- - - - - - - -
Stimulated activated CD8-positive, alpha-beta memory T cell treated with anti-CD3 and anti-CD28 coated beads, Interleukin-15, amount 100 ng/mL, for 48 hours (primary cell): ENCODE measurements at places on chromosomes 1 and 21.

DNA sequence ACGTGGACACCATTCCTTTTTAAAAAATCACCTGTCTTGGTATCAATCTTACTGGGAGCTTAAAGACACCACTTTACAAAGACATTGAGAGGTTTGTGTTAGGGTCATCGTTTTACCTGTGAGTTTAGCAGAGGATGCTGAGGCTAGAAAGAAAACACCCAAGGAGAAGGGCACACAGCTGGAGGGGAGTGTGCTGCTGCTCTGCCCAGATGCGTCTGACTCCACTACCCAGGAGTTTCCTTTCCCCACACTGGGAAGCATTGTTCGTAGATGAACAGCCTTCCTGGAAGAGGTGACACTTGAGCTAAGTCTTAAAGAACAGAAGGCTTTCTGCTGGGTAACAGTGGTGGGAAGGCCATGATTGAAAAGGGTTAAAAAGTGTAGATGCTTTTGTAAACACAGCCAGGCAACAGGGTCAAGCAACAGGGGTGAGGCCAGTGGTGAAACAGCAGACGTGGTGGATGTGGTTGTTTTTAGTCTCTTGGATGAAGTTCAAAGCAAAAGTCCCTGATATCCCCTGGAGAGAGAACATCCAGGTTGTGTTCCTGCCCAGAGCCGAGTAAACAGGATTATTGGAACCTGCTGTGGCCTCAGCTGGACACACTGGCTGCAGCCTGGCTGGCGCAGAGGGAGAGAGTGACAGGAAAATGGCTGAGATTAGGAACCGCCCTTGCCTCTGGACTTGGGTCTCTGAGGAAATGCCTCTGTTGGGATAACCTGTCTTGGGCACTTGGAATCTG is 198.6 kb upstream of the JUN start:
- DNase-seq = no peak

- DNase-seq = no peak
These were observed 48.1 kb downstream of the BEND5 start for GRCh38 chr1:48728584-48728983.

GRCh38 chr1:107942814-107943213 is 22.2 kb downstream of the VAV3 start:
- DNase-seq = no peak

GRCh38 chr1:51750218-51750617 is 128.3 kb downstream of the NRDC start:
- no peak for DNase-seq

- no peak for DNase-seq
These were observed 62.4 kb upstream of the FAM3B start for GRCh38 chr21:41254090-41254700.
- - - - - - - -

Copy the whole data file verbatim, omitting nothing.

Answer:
Stimulated activated CD8-positive, alpha-beta memory T cell treated with anti-CD3 and anti-CD28 coated beads, Interleukin-15, amount 100 ng/mL, for 48 hours (primary cell): ENCODE measurements at places on chromosomes 1 and 21.

DNA sequence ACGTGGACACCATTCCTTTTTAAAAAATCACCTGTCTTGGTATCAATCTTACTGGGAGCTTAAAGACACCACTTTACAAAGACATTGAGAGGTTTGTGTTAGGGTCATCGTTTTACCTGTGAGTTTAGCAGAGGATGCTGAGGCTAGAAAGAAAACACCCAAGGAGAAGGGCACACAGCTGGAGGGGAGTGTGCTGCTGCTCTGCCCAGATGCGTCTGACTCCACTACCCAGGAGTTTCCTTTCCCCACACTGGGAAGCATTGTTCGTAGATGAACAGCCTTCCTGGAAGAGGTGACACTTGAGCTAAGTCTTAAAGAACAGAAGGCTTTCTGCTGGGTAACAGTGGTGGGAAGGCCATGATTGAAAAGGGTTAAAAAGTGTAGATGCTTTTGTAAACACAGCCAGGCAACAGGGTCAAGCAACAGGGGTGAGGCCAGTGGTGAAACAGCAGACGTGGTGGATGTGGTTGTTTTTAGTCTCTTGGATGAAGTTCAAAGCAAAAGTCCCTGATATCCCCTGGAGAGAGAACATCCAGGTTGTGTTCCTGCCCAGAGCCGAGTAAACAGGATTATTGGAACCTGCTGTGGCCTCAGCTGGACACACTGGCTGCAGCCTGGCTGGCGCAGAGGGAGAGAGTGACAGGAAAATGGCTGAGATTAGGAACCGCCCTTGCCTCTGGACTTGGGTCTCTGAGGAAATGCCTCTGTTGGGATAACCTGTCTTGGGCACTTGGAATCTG is 198.6 kb upstream of the JUN start:
- DNase-seq = no peak

- DNase-seq = no peak
These were observed 48.1 kb downstream of the BEND5 start for GRCh38 chr1:48728584-48728983.

GRCh38 chr1:107942814-107943213 is 22.2 kb downstream of the VAV3 start:
- DNase-seq = no peak

GRCh38 chr1:51750218-51750617 is 128.3 kb downstream of the NRDC start:
- no peak for DNase-seq

- no peak for DNase-seq
These were observed 62.4 kb upstream of the FAM3B start for GRCh38 chr21:41254090-41254700.